Developing an Exit Plan for your Business


Business Exit StrategyEveryone has an exit plan for their business. The thing is, it just might not be your plan. Eventually, there will come a time when you will either have or would like to step away from your business. In 90% of cases, people come to me far too late to do anything to effectively exit their business. They end up getting pennies on the dollar for what their companies could be worth.

Effective planning for an eventual exit is critical to success. This will help you ask the right questions for an exit event.

What's your time table?

An introductory question for deciding how to exit your business is when you would like to exit.

If you're trying to make this event happen in the next 12 months, and you've done no prior planning, you're going to be in for a rude awakening. Most exits take years, not months. The faster you try to rush this process, the lower your valuation will be.

If you've done absolutely no planning, give yourself at least 2 years to flesh out the process. Ideally, shoot for 3-5 years out, which will give you the best opportunity to build a higher valuation.

Who's your buyer?

You're probably used to selling your products or services, and selling a business can follow similar mechanics. Admittedly, it is a much bigger transaction than you've probably handled before, but the concept is similar.

Your first step should be to define the target market for your business. Common potential buyers include

  • Family members
  • Employees
  • Independent Third Parties
  • Private Equity
  • Public Offering

Family Members

A transition to a son or a daughter is one of the most common exit plans. As a practical matter, many of these transitions are glorified gifts. This might be a friendly way to pass on the business, but if you were ever counting on a major cash-out when you sold the business, you might be disappointed when your offspring simply don't have the funds to pay you what you think the business is worth. Many of these transitions are done rather informally, which can also lead to legal and tax issues down the road. For instance, if your company does have significant assets, the transfer of your business could trigger gift tax.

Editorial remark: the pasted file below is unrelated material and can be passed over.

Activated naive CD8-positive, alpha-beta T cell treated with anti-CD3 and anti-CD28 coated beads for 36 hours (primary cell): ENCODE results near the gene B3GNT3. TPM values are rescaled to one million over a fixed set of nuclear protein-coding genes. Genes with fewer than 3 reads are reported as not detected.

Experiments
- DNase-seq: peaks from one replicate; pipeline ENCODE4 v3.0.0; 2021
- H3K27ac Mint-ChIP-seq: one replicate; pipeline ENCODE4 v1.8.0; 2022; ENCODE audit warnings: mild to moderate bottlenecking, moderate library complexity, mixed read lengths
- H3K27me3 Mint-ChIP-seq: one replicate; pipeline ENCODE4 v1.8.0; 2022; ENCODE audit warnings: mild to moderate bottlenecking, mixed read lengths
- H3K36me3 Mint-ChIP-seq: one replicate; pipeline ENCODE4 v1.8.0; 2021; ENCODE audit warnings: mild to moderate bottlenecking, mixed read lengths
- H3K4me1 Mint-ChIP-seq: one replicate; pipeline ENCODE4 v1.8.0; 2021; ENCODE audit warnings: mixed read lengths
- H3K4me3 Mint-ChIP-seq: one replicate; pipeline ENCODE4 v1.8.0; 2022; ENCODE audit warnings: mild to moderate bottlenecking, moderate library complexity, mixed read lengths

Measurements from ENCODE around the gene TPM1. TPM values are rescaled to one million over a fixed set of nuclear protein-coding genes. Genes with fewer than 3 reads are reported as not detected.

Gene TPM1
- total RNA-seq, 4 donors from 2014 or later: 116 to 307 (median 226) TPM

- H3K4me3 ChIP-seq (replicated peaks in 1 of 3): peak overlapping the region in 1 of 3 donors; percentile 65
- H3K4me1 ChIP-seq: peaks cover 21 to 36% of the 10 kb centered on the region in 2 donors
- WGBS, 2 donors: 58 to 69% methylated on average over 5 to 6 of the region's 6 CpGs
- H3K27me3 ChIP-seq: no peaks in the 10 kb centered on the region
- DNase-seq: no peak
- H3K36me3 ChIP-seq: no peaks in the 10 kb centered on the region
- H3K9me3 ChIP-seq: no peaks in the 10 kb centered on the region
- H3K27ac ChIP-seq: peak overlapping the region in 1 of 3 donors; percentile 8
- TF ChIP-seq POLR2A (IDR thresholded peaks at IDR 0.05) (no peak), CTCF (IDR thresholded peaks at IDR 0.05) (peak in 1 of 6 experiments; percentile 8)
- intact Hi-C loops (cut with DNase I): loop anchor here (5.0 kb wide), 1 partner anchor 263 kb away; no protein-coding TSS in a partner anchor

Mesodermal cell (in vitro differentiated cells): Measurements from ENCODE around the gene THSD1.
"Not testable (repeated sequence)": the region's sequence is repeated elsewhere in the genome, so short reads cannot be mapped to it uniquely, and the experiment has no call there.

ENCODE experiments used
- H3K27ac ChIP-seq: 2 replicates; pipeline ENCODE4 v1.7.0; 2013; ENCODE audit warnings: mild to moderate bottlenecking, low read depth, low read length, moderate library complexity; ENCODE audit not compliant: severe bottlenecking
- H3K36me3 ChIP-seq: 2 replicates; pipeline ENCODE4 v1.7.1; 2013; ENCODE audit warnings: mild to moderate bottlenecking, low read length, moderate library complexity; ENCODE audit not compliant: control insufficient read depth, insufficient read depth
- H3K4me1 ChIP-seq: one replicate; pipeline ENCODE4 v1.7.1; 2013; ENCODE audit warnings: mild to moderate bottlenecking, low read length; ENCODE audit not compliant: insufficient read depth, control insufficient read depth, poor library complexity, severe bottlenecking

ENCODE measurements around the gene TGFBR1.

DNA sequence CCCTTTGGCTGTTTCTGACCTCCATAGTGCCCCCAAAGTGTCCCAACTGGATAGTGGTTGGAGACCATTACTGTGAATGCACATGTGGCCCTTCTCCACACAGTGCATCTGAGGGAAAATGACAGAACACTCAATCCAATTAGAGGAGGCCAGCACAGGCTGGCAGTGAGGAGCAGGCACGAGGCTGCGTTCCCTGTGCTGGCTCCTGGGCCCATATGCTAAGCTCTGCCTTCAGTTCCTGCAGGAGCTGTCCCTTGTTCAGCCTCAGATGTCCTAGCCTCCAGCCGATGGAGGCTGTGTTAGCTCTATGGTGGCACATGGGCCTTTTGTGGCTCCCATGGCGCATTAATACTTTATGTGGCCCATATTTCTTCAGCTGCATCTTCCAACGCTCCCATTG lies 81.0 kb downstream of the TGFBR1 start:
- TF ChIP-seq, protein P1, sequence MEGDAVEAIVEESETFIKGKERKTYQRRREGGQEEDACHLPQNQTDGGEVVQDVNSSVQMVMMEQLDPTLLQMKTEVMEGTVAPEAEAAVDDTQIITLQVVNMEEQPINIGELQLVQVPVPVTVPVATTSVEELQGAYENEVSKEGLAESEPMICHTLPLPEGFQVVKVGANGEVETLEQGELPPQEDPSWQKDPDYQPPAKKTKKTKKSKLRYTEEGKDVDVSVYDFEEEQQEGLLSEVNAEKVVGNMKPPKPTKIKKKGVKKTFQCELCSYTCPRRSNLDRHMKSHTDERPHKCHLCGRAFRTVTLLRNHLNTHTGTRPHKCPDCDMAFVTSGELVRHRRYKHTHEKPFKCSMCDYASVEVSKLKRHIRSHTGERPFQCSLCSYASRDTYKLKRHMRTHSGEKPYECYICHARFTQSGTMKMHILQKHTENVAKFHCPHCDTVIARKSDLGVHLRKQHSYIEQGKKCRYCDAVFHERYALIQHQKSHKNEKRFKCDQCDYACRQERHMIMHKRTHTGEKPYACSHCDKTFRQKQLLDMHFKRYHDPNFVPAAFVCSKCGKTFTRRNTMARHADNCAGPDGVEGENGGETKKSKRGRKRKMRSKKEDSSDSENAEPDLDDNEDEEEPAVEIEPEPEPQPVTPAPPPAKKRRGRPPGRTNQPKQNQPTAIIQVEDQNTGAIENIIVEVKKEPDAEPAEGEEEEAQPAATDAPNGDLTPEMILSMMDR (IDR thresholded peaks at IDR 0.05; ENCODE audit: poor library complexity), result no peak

Current key employees might be the the ideal candidate for taking over your business. They know the processes and systems, but they might not have the cash available to buy your business. Getting financing for an employee to purchase a business is often the most difficult hurdle.

Independent Third Parties

There are plenty of people that are interested in investing in successful cash-flow businesses. The problem is finding them. Many of these investors work through business brokers to find businesses worth buying. However, these people are more sophisticated than employees or family members, and they will expect you to be able to justify your valuation. If you're planning a quick exit, these guys will take advantage of your haste, so plan ahead.

Private Equity

Institutional investors might be the ideal opportunity for you cash out some equity in your business. However, institutional investors like private equity companies and venture capitalists are passive investors with great expectations. They'll usually expect you to continue working in the business, and they will want significant returns on their investment. If you're expecting these "passive" investors to be "passive," you'll be disappointed. However, if you're looking for someone that can take your business to the next level, private equity can get you there.

Public Offering

Some companies might have the opportunity to "go public," which means that a share of the company could be sold to the general public like on a stock exchange. Going public is a significant undertaking, but, if done properly, can flood your company with all the capital it needs.